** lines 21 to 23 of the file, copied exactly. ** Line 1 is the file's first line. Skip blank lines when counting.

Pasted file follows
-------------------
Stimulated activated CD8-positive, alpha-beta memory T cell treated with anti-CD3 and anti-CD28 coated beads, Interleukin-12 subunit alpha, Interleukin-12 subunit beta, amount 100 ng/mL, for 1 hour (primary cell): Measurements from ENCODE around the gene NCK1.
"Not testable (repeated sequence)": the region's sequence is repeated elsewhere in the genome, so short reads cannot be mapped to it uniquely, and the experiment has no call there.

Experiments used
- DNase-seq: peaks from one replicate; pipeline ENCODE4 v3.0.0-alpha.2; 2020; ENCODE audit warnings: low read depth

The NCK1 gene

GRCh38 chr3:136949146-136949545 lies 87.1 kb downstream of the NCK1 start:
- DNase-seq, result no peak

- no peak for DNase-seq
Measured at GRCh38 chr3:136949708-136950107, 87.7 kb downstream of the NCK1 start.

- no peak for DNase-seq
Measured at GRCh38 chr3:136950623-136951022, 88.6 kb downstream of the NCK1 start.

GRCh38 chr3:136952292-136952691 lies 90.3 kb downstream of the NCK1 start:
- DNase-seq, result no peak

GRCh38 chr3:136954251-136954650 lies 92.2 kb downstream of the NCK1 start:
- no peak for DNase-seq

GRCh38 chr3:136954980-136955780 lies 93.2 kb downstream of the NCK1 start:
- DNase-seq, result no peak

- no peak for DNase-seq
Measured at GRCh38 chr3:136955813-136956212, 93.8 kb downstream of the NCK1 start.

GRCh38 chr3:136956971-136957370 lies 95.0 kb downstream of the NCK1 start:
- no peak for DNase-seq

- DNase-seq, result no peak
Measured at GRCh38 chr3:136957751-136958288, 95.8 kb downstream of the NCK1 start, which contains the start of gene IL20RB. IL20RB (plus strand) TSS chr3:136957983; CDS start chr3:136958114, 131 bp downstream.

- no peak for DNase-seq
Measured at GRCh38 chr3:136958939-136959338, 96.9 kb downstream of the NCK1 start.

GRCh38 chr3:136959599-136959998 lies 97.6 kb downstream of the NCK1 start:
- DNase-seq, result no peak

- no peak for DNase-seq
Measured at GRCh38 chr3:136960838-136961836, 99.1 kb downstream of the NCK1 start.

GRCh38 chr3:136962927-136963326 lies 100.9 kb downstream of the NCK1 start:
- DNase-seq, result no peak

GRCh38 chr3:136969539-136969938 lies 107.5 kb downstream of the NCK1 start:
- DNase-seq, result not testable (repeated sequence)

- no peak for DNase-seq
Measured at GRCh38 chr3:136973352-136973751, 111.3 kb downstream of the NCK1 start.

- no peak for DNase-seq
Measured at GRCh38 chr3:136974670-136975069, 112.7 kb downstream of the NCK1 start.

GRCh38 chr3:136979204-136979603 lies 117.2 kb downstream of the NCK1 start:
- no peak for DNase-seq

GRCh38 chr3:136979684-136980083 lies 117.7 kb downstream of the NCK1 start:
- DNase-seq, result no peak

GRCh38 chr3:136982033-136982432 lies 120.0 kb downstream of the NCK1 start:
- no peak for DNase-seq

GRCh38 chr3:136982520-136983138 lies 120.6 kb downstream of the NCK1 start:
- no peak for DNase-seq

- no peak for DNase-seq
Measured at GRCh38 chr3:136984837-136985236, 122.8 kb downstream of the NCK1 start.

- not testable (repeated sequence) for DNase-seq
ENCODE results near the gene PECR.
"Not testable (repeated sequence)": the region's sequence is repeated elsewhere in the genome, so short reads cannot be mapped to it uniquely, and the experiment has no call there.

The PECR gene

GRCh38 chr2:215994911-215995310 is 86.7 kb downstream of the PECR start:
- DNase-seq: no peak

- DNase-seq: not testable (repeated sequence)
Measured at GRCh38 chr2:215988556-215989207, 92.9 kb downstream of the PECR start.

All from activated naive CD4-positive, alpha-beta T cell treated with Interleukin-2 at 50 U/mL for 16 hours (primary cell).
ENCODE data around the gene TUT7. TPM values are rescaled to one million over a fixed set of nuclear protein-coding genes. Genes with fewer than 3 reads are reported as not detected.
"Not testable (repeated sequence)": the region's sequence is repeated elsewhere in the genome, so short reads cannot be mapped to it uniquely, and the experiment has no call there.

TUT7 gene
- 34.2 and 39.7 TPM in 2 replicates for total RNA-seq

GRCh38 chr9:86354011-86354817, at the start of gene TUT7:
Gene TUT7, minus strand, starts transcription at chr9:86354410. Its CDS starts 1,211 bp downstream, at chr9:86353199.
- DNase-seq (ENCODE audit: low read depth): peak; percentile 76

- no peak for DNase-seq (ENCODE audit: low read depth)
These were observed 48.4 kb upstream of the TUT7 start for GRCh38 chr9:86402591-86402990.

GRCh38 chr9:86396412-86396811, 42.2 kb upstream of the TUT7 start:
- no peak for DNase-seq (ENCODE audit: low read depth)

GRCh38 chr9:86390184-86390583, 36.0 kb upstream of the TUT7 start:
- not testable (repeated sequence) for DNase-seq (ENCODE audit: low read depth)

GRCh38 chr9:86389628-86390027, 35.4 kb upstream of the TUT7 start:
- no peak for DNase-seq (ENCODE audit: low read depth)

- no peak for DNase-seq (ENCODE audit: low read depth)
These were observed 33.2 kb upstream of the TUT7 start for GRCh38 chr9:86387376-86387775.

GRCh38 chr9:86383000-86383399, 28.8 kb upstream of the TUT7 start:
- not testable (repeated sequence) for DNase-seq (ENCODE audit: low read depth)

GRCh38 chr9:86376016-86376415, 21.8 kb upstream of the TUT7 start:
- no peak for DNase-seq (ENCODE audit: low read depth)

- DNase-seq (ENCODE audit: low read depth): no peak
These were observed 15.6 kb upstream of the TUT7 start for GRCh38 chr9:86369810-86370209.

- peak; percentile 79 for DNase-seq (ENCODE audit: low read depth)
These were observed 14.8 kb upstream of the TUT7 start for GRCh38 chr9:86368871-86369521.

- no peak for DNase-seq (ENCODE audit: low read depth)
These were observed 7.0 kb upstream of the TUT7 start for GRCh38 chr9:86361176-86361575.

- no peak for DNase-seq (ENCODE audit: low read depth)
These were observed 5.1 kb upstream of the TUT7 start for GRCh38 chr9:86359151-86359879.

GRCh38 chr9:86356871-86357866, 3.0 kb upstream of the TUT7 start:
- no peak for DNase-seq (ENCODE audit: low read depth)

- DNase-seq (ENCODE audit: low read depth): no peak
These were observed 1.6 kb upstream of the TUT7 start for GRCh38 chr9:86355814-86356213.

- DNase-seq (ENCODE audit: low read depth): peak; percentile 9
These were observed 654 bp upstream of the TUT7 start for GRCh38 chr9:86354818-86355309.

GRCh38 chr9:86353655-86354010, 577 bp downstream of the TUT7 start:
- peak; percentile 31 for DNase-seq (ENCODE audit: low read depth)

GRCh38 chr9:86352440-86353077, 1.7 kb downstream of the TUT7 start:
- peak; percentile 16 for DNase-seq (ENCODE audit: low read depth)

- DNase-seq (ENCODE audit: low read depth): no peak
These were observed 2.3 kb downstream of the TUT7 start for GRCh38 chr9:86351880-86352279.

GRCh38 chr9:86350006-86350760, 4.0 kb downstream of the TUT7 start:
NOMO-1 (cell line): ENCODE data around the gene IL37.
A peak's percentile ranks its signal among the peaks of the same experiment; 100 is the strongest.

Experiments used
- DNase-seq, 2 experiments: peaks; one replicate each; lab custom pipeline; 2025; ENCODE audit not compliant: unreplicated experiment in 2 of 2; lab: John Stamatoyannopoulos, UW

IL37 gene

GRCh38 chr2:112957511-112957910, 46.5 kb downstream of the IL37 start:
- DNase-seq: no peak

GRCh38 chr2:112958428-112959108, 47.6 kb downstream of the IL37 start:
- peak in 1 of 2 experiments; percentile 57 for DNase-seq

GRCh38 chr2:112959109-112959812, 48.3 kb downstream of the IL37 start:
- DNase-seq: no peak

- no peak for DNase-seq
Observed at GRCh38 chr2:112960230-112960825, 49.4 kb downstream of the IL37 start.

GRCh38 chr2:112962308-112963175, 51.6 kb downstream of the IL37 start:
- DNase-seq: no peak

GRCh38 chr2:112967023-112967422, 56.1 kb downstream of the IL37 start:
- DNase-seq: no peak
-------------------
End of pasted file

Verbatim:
- no peak for DNase-seq

- DNase-seq, result no peak
Measured at GRCh38 chr3:136957751-136958288, 95.8 kb downstream of the NCK1 start, which contains the start of gene IL20RB. IL20RB (plus strand) TSS chr3:136957983; CDS start chr3:136958114, 131 bp downstream.